Social media is an emerging field in online communications and marketing. As such, there is a reasonably steep learning curve to overcome before your social media strategy becomes a success. There will be mistakes made along the way but the idea is that with every mistake made, you learn how to do things better.
Personally, I find it easier to learn by being shown what not to do. Here’s a list of the most noteworthy Twitter blunders this year (so far!) and the lessons that every social media executive should glean from them.
The Bing-Twitter-Tsunami Debacle
Bing tried to leverage the online activity around the tsunami in Japan in an effort to raise brand awareness and drive traffic to their site. The $1 donation for every retweet was a blatant attempt to provide a “feel-good incentive” to anyone willing enough to spread the word. Furthermore, the token landing page did not provide any useful resources that the public couldn’t access with a simple Google search.
Instead they advertised existing services such as Hotmail and Messenger, which people could theoretically use to get in touch with loved ones in Japan. Even the sum they donated appeared to be a paltry offering in light of the devastation that occurred.
Biggest mistake: Insincerity. The whole thing reeked of insincerity and showcased Bing as nothing more than a company willing to make a quick profit from other people’s misfortune.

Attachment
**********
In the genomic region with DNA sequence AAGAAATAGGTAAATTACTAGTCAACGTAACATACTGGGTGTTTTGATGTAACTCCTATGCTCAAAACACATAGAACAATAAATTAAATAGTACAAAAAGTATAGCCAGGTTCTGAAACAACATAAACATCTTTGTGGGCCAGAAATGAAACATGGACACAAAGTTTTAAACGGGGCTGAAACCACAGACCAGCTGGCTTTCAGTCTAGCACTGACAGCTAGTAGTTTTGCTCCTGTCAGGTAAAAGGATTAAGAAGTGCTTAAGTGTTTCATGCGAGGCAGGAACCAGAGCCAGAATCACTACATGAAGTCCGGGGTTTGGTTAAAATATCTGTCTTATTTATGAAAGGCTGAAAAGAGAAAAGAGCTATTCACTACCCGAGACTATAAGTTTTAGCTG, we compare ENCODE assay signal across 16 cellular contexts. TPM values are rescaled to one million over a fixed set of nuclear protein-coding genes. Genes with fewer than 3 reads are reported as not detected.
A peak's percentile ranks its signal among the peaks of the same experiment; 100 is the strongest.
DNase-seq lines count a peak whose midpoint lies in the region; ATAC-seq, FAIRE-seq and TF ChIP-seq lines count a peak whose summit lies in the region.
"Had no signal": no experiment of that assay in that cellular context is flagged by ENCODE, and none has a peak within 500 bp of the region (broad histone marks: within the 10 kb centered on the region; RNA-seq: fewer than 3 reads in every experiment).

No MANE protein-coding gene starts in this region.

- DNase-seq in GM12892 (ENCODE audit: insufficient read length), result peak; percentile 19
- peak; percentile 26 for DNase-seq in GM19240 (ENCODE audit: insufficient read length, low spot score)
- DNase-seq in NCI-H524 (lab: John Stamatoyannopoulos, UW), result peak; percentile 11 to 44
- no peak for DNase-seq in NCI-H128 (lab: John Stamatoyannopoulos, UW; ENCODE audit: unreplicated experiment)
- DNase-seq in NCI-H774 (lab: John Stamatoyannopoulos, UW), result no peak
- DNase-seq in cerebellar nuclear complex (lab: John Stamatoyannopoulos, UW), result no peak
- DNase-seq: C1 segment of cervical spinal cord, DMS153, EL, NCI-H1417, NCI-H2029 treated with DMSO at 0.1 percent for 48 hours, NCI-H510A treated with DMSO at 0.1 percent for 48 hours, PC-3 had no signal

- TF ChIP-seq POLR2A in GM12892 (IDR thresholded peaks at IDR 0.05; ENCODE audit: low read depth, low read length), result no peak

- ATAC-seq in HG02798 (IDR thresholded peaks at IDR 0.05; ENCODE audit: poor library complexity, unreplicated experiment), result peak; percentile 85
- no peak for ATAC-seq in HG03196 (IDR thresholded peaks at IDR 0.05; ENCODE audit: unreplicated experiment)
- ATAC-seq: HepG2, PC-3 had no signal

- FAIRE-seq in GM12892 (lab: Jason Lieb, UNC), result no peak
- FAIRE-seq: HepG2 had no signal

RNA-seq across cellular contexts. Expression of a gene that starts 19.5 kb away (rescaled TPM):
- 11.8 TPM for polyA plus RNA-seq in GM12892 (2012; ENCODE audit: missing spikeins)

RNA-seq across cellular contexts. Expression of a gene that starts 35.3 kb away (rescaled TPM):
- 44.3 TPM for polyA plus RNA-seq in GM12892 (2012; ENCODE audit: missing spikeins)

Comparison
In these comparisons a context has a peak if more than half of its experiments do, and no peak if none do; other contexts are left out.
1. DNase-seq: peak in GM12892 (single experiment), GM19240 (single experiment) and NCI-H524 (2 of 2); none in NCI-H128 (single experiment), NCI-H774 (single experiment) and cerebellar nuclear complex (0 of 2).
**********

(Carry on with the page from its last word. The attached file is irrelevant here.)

Kenneth Cole-Cairo Twitter Hashjack
Fashion designer Kenneth Cole thought he was being clever by hijacking the #Cairo hashtag to promote his spring collection. Bad move.
The tweet in question states: “Millions are in uproar in #Cairo. Rumor is they heard our new spring collection is now available online at http://bit.ly/KCairo -KC”
Lesson to be learned: Resist the temptation to hijack a trending hashtag and then spam the followers with messages regarding your brand or product. No matter how you frame the message, if it is not relevant to the topic it will be seen as nothing but spam.
The Red Cross Errant Tweet
The Red Cross had an unfortunate incident earlier this year when it accidentally tweeted, “Ryan found two more 4 bottle packs of Dogfish Head’s Midas Touch beer… when we drink we do it right #gettingslizzerd”.
The errant tweet was quickly deleted and Red Cross apologised to its followers that a tweet intended for a personal account was sent from the organization’s account.
Lesson to be learned: Show grace under pressure. Red Cross did not indulge a knee-jerk reaction. The employee responsible was not fired. Instead, they used humour to apologise to their followers and acknowledged that a human error was made. More importantly, the mistake evolved to become a brilliant fundraising opportunity led by Dogfish Head Craft Brewery.
Slim Fast Sponsors the #RoyalWedding
Slimfast sponsored the #RoyalWedding hashtag on the 29th of April hoping to take advantage of the audience enthralled by the celebrations. The expected traffic generated by the hashtag threatened to crash Twitter’s servers.
However, despite all the attention surrounding the trending topic, Slim Fast only gained 336 followers following the event.
What went wrong? The lesson to be learned here is that, exposure does not necessarily equal engagement and much less, revenue from social media sites. Slim Fast failed to realise that Twitter’s biggest strength was precision marketing. Instead, they decided to try and reach a mass audience with an un-targeted message that fell on deaf ears.
The other lesson: Relevancy is key. Slim Fast’s message as a brand just did not fit in with the royal wedding celebrations. Weight loss was the furthest thing from spectators’ minds while they watched a commoner marry her prince. However, had they sponsored a tweet or a fan page about Pippa Middleton’s behind, they might have had better chances!